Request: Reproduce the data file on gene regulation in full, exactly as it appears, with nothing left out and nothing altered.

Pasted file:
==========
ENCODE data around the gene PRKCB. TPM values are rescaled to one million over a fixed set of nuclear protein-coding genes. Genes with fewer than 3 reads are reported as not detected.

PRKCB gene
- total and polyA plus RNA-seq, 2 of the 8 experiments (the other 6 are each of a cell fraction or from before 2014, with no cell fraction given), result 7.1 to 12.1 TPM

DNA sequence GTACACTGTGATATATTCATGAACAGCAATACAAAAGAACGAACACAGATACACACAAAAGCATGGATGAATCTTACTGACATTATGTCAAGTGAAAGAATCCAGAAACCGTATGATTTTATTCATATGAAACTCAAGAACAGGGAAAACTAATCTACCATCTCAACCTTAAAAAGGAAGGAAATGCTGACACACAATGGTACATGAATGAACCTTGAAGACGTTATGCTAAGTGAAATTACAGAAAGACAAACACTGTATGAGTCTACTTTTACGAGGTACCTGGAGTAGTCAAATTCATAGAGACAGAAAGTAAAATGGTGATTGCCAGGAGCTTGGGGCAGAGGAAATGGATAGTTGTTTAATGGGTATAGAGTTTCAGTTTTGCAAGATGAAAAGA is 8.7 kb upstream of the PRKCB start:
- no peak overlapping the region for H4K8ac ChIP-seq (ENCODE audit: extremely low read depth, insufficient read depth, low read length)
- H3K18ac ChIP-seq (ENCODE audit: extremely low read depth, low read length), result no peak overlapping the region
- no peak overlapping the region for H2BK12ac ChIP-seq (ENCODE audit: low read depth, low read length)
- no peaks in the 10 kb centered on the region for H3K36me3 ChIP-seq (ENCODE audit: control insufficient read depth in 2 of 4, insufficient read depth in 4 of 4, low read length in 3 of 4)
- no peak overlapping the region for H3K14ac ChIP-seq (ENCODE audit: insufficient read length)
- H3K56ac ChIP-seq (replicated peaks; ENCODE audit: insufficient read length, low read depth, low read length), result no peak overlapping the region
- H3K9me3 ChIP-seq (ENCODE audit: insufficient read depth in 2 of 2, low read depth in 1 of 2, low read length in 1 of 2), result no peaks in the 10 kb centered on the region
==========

ENCODE data around the gene PRKCB. TPM values are rescaled to one million over a fixed set of nuclear protein-coding genes. Genes with fewer than 3 reads are reported as not detected.

PRKCB gene
- total and polyA plus RNA-seq, 2 of the 8 experiments (the other 6 are each of a cell fraction or from before 2014, with no cell fraction given), result 7.1 to 12.1 TPM

DNA sequence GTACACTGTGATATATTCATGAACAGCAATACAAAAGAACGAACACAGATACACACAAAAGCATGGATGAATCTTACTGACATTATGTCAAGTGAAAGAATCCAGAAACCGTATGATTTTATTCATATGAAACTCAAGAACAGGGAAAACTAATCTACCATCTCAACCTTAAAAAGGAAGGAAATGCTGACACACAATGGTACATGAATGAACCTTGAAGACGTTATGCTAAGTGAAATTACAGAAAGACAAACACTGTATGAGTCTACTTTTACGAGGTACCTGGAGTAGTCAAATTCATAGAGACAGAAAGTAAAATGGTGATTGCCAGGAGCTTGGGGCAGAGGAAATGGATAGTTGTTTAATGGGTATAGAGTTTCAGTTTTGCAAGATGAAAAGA is 8.7 kb upstream of the PRKCB start:
- no peak overlapping the region for H4K8ac ChIP-seq (ENCODE audit: extremely low read depth, insufficient read depth, low read length)
- H3K18ac ChIP-seq (ENCODE audit: extremely low read depth, low read length), result no peak overlapping the region
- no peak overlapping the region for H2BK12ac ChIP-seq (ENCODE audit: low read depth, low read length)
- no peaks in the 10 kb centered on the region for H3K36me3 ChIP-seq (ENCODE audit: control insufficient read depth in 2 of 4, insufficient read depth in 4 of 4, low read length in 3 of 4)
- no peak overlapping the region for H3K14ac ChIP-seq (ENCODE audit: insufficient read length)
- H3K56ac ChIP-seq (replicated peaks; ENCODE audit: insufficient read length, low read depth, low read length), result no peak overlapping the region
- H3K9me3 ChIP-seq (ENCODE audit: insufficient read depth in 2 of 2, low read depth in 1 of 2, low read length in 1 of 2), result no peaks in the 10 kb centered on the region